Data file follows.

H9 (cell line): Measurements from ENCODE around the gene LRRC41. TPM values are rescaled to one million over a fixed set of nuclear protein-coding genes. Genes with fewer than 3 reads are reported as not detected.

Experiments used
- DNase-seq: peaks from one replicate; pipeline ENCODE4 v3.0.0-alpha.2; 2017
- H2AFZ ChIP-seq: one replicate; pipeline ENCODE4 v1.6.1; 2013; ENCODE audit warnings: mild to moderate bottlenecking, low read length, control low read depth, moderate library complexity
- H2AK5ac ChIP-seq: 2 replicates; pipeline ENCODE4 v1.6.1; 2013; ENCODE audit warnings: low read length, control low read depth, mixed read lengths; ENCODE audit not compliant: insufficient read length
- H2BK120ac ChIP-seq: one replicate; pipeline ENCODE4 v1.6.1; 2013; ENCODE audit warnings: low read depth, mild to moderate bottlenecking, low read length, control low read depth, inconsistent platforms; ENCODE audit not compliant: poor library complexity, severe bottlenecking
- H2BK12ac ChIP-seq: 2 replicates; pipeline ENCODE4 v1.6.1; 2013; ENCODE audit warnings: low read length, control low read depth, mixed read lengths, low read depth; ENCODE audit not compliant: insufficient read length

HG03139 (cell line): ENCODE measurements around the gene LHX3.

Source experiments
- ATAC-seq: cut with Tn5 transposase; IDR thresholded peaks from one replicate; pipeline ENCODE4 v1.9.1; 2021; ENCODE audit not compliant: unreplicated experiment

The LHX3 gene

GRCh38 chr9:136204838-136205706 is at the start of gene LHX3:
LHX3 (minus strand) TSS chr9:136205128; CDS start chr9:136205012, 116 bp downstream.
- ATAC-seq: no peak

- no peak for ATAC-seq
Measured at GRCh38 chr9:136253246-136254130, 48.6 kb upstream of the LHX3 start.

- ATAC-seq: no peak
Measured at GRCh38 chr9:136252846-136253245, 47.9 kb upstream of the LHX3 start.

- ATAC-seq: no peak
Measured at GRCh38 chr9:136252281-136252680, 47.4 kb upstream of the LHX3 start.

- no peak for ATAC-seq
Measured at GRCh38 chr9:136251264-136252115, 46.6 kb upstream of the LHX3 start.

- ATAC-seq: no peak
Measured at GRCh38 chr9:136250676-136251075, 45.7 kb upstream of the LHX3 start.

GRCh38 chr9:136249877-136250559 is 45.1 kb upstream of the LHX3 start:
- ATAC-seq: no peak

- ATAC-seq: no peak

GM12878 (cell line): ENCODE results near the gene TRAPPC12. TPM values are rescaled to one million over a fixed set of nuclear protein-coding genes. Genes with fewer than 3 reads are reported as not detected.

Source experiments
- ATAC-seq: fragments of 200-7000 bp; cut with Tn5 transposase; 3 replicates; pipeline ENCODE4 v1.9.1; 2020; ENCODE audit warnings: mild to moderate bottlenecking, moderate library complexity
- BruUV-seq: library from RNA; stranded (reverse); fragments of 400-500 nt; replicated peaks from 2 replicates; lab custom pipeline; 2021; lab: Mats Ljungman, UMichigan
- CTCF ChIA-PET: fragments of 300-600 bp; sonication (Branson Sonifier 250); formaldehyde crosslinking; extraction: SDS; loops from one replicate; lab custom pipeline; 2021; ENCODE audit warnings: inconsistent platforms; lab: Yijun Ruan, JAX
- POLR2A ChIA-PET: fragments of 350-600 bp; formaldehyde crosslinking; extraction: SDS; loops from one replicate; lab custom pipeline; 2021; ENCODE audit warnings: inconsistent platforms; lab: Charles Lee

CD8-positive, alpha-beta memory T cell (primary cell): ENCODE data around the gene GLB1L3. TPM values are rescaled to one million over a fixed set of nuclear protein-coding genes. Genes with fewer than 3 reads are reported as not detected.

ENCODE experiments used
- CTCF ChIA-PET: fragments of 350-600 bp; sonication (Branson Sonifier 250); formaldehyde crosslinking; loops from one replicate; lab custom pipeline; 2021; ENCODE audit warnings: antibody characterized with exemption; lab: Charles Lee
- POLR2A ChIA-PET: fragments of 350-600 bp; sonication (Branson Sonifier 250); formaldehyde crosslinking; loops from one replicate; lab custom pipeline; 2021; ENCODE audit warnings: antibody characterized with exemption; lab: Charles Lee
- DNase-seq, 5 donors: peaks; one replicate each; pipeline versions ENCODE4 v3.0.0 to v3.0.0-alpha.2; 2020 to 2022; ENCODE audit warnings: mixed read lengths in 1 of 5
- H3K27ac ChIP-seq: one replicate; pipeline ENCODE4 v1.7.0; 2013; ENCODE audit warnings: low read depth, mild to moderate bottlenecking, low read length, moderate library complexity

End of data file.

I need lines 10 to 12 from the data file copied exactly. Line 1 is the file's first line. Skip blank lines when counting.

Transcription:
- ATAC-seq: cut with Tn5 transposase; IDR thresholded peaks from one replicate; pipeline ENCODE4 v1.9.1; 2021; ENCODE audit not compliant: unreplicated experiment

The LHX3 gene

GRCh38 chr9:136204838-136205706 is at the start of gene LHX3: